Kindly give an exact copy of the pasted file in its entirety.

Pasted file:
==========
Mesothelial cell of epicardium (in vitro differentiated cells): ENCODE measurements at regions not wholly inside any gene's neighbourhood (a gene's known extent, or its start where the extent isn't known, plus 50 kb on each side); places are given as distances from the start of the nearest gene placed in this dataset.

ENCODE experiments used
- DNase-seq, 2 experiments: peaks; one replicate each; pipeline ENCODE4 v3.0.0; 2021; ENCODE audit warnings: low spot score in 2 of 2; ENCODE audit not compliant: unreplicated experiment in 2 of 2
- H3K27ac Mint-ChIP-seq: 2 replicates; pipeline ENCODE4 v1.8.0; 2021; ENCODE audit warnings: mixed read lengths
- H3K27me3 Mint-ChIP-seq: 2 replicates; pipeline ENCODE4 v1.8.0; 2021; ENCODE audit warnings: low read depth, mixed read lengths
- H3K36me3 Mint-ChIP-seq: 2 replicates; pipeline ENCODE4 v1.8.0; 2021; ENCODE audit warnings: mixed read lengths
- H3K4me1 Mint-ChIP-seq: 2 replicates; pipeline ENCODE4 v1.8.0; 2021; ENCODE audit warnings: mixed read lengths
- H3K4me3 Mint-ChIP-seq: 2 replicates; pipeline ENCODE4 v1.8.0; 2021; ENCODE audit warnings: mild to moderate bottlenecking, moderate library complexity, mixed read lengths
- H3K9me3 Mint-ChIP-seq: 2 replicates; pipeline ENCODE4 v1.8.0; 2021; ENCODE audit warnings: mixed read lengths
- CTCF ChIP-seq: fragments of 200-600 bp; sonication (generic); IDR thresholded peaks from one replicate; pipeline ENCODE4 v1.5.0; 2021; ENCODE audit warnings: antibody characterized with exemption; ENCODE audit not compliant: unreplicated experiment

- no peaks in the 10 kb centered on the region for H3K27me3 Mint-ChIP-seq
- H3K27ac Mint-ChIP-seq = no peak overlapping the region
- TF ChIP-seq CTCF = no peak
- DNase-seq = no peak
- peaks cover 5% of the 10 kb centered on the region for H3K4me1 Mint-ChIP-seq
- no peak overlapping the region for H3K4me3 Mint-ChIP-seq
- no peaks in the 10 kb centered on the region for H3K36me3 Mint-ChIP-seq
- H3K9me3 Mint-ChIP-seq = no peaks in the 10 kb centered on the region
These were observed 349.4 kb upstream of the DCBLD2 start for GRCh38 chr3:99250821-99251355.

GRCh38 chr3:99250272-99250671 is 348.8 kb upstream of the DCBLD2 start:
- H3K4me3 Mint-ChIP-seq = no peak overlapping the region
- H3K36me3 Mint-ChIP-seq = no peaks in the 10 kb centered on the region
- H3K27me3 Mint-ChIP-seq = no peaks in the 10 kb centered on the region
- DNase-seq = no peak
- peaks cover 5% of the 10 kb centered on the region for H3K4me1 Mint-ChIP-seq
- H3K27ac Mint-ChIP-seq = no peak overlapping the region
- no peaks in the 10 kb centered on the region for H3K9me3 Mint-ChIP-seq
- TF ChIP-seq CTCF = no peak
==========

Mesothelial cell of epicardium (in vitro differentiated cells): ENCODE measurements at regions not wholly inside any gene's neighbourhood (a gene's known extent, or its start where the extent isn't known, plus 50 kb on each side); places are given as distances from the start of the nearest gene placed in this dataset.

ENCODE experiments used
- DNase-seq, 2 experiments: peaks; one replicate each; pipeline ENCODE4 v3.0.0; 2021; ENCODE audit warnings: low spot score in 2 of 2; ENCODE audit not compliant: unreplicated experiment in 2 of 2
- H3K27ac Mint-ChIP-seq: 2 replicates; pipeline ENCODE4 v1.8.0; 2021; ENCODE audit warnings: mixed read lengths
- H3K27me3 Mint-ChIP-seq: 2 replicates; pipeline ENCODE4 v1.8.0; 2021; ENCODE audit warnings: low read depth, mixed read lengths
- H3K36me3 Mint-ChIP-seq: 2 replicates; pipeline ENCODE4 v1.8.0; 2021; ENCODE audit warnings: mixed read lengths
- H3K4me1 Mint-ChIP-seq: 2 replicates; pipeline ENCODE4 v1.8.0; 2021; ENCODE audit warnings: mixed read lengths
- H3K4me3 Mint-ChIP-seq: 2 replicates; pipeline ENCODE4 v1.8.0; 2021; ENCODE audit warnings: mild to moderate bottlenecking, moderate library complexity, mixed read lengths
- H3K9me3 Mint-ChIP-seq: 2 replicates; pipeline ENCODE4 v1.8.0; 2021; ENCODE audit warnings: mixed read lengths
- CTCF ChIP-seq: fragments of 200-600 bp; sonication (generic); IDR thresholded peaks from one replicate; pipeline ENCODE4 v1.5.0; 2021; ENCODE audit warnings: antibody characterized with exemption; ENCODE audit not compliant: unreplicated experiment

- no peaks in the 10 kb centered on the region for H3K27me3 Mint-ChIP-seq
- H3K27ac Mint-ChIP-seq = no peak overlapping the region
- TF ChIP-seq CTCF = no peak
- DNase-seq = no peak
- peaks cover 5% of the 10 kb centered on the region for H3K4me1 Mint-ChIP-seq
- no peak overlapping the region for H3K4me3 Mint-ChIP-seq
- no peaks in the 10 kb centered on the region for H3K36me3 Mint-ChIP-seq
- H3K9me3 Mint-ChIP-seq = no peaks in the 10 kb centered on the region
These were observed 349.4 kb upstream of the DCBLD2 start for GRCh38 chr3:99250821-99251355.

GRCh38 chr3:99250272-99250671 is 348.8 kb upstream of the DCBLD2 start:
- H3K4me3 Mint-ChIP-seq = no peak overlapping the region
- H3K36me3 Mint-ChIP-seq = no peaks in the 10 kb centered on the region
- H3K27me3 Mint-ChIP-seq = no peaks in the 10 kb centered on the region
- DNase-seq = no peak
- peaks cover 5% of the 10 kb centered on the region for H3K4me1 Mint-ChIP-seq
- H3K27ac Mint-ChIP-seq = no peak overlapping the region
- no peaks in the 10 kb centered on the region for H3K9me3 Mint-ChIP-seq
- TF ChIP-seq CTCF = no peak